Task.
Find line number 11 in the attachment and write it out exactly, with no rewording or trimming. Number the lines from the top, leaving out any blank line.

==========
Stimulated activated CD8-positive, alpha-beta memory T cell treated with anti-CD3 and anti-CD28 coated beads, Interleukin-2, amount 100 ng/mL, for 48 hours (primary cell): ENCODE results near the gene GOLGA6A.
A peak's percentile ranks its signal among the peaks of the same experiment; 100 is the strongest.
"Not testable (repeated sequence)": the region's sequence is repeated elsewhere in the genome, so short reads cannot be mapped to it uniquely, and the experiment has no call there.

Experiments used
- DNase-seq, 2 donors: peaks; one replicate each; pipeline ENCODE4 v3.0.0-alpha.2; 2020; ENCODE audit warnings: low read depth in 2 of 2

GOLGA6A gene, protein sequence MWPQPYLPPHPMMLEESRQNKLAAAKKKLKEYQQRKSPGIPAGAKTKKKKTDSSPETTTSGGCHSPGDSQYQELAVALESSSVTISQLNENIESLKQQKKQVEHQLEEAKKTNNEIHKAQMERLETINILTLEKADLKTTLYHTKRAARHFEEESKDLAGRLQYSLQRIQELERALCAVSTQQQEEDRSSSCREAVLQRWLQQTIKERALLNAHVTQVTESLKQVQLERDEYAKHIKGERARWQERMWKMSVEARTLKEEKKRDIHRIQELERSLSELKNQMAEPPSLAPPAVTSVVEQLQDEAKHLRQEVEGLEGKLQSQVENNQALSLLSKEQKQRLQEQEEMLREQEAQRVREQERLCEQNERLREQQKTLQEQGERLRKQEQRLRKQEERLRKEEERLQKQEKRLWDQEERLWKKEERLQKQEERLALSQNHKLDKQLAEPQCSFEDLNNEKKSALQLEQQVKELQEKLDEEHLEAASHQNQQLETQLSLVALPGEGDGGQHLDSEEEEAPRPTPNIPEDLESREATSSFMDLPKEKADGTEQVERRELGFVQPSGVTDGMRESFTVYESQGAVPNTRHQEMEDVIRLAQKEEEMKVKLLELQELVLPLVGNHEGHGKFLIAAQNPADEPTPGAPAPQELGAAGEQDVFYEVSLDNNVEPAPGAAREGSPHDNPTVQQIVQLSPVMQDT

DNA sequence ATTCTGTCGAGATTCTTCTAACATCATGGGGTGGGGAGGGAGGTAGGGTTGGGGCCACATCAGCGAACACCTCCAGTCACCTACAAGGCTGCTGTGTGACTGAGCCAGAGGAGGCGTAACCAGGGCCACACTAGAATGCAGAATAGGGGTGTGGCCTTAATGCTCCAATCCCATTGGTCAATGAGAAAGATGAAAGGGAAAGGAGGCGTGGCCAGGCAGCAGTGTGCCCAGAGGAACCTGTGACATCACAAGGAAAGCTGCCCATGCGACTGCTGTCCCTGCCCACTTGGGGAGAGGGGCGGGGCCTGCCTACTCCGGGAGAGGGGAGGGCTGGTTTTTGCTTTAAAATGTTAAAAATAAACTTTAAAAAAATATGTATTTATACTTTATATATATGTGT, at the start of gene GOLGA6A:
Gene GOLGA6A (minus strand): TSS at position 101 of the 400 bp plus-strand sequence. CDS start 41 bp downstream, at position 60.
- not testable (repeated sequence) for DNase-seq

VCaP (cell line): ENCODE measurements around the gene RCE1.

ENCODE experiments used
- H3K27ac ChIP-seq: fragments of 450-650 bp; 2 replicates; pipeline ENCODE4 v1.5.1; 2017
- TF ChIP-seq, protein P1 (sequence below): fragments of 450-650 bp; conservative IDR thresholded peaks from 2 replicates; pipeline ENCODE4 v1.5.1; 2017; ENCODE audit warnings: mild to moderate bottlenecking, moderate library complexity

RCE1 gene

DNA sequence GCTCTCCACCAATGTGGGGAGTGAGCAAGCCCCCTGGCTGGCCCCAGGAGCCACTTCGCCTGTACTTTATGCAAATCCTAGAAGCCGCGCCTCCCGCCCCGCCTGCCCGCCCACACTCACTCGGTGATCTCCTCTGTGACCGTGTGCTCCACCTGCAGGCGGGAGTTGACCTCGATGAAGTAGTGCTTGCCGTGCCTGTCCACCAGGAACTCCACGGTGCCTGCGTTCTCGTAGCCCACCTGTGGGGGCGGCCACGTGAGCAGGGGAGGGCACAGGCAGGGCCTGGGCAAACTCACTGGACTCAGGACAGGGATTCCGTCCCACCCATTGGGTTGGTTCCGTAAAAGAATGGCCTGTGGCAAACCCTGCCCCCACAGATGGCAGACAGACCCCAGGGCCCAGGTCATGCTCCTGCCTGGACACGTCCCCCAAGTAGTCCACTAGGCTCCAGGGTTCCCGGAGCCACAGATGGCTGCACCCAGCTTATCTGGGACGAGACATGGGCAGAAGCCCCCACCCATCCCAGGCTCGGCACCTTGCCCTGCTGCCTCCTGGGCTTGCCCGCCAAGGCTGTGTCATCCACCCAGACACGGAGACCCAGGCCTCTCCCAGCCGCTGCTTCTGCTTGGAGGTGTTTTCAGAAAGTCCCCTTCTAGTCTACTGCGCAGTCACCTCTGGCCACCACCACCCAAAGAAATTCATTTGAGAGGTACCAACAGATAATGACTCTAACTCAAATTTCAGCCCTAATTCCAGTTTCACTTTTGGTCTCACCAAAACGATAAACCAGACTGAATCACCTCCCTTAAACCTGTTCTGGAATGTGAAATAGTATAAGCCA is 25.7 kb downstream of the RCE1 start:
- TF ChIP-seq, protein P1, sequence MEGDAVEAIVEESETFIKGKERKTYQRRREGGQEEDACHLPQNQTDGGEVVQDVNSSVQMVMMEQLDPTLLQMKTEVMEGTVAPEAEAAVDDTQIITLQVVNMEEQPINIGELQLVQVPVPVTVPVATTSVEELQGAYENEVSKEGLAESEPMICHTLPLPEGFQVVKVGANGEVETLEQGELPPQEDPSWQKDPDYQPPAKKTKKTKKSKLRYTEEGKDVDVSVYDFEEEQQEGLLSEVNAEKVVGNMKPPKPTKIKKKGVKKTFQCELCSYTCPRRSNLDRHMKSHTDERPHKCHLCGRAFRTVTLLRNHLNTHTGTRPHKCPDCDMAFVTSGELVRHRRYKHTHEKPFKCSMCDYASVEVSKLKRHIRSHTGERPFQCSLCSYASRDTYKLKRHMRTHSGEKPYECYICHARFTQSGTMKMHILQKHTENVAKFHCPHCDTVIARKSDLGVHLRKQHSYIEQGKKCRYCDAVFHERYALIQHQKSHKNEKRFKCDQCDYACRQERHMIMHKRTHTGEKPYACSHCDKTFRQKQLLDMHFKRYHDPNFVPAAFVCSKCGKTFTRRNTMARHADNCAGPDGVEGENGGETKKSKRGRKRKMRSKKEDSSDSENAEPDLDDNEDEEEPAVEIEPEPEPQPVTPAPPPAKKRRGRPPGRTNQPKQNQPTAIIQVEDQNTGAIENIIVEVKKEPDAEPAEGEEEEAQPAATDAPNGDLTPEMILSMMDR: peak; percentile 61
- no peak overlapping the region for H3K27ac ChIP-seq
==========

ENCODE experiments used